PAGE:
Venture capital funding has been on a relatively steady decline over the last few years. However, much like salaries in the NBA and MLB, gigantic sums are being thrown around in single funds and deals that are keeping things on an even keel. With technology improving across the board in every industry from automotive to biotech, these kinds of investments are more than likely to continue, particularly considering a recent $800 million fund closed by Canaan Partners.
According to a blog post released by the company, the fund, dubbed the Canaan XI, is an early stage technology and healthcare fund that will focus on the core areas of those industries. The fund will be the largest to date for Canaan Partners by quite a bit, dwarfing the $600 million it raised in 2012 and still notably larger than its $675 million fund it closed in 2014.
The round was led by longtime supporters Limited Partners and HarbourVest Partners, who have been more than impressed with Canaan Partners return on investment in recent years. Between the sale of gaming company Kabam to South Korea-based Netmarble Games and LendingClub going public, the firm has proven it can back the right horse when they need to.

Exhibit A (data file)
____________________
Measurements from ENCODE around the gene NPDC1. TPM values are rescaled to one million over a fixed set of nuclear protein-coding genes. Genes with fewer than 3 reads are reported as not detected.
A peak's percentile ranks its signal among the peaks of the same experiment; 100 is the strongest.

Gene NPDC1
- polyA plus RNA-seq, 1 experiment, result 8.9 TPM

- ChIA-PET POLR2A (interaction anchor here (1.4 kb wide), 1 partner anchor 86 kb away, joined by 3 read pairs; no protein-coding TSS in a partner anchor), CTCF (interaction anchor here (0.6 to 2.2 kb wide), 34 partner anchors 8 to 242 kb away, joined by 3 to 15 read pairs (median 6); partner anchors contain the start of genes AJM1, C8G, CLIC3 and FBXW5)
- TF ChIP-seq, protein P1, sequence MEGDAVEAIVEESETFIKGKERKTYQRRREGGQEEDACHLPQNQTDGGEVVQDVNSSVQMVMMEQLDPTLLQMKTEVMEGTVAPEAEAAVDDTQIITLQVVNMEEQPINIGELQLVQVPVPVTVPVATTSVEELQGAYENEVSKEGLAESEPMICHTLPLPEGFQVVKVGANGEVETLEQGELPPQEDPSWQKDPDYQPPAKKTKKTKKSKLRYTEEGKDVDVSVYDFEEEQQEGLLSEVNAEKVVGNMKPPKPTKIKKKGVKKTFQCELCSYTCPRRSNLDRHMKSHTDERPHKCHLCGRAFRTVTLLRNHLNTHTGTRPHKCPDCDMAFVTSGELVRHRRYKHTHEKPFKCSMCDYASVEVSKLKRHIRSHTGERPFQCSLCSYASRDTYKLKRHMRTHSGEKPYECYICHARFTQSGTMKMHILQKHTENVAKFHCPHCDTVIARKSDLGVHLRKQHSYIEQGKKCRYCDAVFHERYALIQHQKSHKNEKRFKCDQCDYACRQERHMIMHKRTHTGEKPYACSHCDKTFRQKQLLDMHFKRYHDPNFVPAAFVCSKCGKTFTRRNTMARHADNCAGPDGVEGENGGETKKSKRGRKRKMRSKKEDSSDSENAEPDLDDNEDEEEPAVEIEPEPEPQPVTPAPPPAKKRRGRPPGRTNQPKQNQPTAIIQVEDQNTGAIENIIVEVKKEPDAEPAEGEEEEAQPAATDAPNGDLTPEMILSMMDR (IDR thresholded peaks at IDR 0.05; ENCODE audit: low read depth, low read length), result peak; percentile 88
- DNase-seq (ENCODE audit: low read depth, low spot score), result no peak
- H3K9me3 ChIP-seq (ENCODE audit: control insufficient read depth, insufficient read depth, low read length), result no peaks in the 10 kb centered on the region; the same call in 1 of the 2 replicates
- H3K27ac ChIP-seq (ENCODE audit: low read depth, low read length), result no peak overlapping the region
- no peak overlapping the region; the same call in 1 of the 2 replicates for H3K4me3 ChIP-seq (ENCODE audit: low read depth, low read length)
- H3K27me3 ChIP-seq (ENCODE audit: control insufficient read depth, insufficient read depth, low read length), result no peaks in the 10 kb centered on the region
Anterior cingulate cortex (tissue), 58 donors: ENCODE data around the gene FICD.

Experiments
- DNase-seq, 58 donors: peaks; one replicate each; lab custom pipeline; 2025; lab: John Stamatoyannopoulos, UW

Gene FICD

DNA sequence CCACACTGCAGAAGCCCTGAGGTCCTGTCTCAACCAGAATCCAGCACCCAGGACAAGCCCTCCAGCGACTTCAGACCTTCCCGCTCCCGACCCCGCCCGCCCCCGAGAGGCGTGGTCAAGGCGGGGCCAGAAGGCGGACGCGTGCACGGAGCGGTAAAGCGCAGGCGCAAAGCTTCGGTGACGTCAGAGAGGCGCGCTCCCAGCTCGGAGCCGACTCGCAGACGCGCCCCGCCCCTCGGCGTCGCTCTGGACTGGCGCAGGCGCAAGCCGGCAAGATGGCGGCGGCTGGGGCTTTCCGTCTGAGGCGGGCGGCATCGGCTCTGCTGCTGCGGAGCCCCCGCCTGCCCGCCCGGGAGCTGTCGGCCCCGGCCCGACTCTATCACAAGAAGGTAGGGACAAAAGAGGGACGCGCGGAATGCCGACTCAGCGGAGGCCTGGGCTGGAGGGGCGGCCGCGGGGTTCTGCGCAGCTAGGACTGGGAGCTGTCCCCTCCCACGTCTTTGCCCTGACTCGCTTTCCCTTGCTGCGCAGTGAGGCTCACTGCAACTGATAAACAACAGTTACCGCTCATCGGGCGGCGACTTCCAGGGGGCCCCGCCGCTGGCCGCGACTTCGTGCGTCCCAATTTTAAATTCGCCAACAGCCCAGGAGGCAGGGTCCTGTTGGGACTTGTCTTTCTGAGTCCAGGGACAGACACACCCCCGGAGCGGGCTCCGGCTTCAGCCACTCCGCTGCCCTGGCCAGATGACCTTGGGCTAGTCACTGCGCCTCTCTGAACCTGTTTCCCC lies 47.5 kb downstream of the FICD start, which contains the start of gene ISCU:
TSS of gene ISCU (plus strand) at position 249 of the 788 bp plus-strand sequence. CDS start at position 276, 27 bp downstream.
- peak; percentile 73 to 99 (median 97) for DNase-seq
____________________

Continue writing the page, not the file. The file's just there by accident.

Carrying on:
“We have partnered closely with passionate entrepreneurs over the years and know the road to building a company is a roller coaster ride — particularly in early stage,” read the blog post. “We wouldn’t have it any other way.”
While the big names are important, the key to success for this firm is the smaller exits that keep the lights on. With 30 exits in the last 3 years alone and multiple funds at the upper decile, Canaan Partners should be closing a billion dollar fund before you know.
The fund is probably a must-appreciated birthday present, as the firm will be celebrating it's 30th anniversary this fall. Canaan Partners, as the blog writes, was the brain child of Jack Welch, the former chairman and CEO of General Electric, as the first iteration of General Electric Capital. Since then, they have enjoyed 30 years of exits, sales, and returns on investments that would make any respectable entrepreneur's jaw drop.
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